Other People’s Music

It’s possible to have great fun in a predictable formula movie. My daughter and me went to see Yesterday, about a luckless singer who has a road accident and wakes up in a world without the Beatles songbook. It slowly dawns on poor Jack that he is the only one who remembers the Fab Four. Screenplay by Richard Curtis, directed by Danny Boyle. That’s a pretty snazzy premise, innit? We went during a sweltering hot day, the movie theater was cool, and it was the tiniest viewing room in our city. “It’s just like a movie theater people would have at home,” she exclaimed. We were the only ones sitting there, and so we sang along to all the tunes. Great fun.

I could mention that Jack (Himesh Patel) and Ellie (Lily James) don’t have very much chemistry together. I could also mention that Kate McKinnon as the obnoxious record producer got on my nerves very quickly, but maybe that was what she was there for. Ed Sheeran has a very self-deprecating part and plays it surprisingly well (my daughter is a fan, I am not). There are great moments in the movie, like when Jack plays “Yesterday” for the first time, because it is so much better than anything else he has written himself. Well, how could it not be? And how could Jack not be tempted to have so much success? And it’s not theft, is it? There is a funny running gag about him trying to remember all of the lyrics to “Eleanor Rigby”. And I started grinning when Meera Syal and Sanjeev Bhaskar turned up as Jack’s parents. It felt like I was the only one in the whole world to remember Goodness Gracious Me. Just kidding.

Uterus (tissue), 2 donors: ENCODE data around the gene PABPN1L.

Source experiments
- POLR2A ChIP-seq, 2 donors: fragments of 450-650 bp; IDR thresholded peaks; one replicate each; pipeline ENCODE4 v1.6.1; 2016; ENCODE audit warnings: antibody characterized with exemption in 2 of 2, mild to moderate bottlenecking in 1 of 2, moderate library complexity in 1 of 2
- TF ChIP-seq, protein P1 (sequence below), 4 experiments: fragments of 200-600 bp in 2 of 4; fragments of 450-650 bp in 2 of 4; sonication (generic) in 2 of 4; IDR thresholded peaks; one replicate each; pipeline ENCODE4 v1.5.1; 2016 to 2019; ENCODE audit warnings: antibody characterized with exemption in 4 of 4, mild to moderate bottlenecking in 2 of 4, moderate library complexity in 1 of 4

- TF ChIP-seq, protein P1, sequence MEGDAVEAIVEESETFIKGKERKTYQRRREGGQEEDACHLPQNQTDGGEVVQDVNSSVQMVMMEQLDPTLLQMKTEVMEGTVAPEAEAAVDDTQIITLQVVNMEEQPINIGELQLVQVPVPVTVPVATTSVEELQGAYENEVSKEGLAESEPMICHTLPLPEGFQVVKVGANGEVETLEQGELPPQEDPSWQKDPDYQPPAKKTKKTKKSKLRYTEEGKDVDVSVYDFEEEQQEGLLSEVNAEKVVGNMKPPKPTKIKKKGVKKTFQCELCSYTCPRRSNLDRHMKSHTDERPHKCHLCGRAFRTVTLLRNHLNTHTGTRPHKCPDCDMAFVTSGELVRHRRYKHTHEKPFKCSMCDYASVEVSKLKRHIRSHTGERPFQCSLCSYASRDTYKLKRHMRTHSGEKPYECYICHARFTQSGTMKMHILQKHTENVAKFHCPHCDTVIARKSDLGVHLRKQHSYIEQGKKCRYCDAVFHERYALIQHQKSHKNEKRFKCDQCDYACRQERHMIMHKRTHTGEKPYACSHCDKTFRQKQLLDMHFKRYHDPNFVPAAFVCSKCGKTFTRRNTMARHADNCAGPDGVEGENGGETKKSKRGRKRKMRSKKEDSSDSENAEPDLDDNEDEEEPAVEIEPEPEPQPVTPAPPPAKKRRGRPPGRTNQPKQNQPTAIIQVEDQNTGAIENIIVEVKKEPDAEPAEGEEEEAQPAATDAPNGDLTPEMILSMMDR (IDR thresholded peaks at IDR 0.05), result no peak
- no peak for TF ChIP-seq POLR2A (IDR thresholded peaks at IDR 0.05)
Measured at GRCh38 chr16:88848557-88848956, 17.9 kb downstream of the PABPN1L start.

Other than that – well, if Jack would make the right decision and go for Ellie instead of a career, the movie would only be fifty minutes long. Of course he goes for success and fame and money. What would you do if Ed Sheeran looks at you as if you were his artistic role model? Almost all of the movie is predictable. No matter – we didn’t expect any art-house take on I Wanna Hold Your Hand. We needed a cool summer movie, and a cool summer movie we got. A great flick to remember it is not, but it made my daughter switch from her disposable pop tunes to “Something”. And “Hey Jude”. And “Abbey Road”. And “Sergeant Pepper”. As for Danny Boyle and Richard Curtis, maybe it’s time to get back to work. They both might have promising solo careers.

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